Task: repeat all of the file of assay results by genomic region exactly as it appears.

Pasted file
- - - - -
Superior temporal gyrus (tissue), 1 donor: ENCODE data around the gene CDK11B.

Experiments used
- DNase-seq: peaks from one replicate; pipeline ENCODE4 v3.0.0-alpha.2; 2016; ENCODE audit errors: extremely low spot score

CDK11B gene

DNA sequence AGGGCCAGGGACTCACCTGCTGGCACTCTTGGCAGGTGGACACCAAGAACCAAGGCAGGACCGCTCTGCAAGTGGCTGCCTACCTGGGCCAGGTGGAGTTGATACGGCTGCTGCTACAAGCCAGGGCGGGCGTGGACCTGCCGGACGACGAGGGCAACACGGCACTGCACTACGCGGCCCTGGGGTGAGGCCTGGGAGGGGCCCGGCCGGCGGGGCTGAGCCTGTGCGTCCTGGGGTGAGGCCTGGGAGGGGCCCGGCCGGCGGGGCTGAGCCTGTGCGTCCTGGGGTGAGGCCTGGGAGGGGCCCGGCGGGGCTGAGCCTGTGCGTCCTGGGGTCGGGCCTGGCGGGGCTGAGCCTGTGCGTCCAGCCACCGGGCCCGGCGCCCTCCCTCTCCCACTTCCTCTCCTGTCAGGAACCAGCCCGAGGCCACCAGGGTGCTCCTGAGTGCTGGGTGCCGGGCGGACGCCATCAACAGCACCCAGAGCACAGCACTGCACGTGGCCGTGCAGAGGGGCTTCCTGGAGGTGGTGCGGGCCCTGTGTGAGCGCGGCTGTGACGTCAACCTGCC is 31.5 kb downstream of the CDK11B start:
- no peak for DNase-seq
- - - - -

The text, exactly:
Superior temporal gyrus (tissue), 1 donor: ENCODE data around the gene CDK11B.

Experiments used
- DNase-seq: peaks from one replicate; pipeline ENCODE4 v3.0.0-alpha.2; 2016; ENCODE audit errors: extremely low spot score

CDK11B gene

DNA sequence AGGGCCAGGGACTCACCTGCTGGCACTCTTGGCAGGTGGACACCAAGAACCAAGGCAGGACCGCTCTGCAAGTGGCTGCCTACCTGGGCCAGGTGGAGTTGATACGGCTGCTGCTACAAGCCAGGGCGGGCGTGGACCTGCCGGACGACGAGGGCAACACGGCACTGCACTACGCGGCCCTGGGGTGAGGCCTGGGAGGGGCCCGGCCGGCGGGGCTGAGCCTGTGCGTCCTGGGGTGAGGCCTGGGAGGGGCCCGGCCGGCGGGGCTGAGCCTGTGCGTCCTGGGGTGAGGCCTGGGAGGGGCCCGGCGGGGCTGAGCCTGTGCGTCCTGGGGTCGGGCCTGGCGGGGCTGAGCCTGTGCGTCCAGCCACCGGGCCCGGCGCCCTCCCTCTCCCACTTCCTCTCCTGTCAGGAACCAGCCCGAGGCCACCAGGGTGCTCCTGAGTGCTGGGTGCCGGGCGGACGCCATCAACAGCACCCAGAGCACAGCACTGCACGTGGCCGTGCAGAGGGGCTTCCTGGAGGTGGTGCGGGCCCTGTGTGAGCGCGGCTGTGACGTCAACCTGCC is 31.5 kb downstream of the CDK11B start:
- no peak for DNase-seq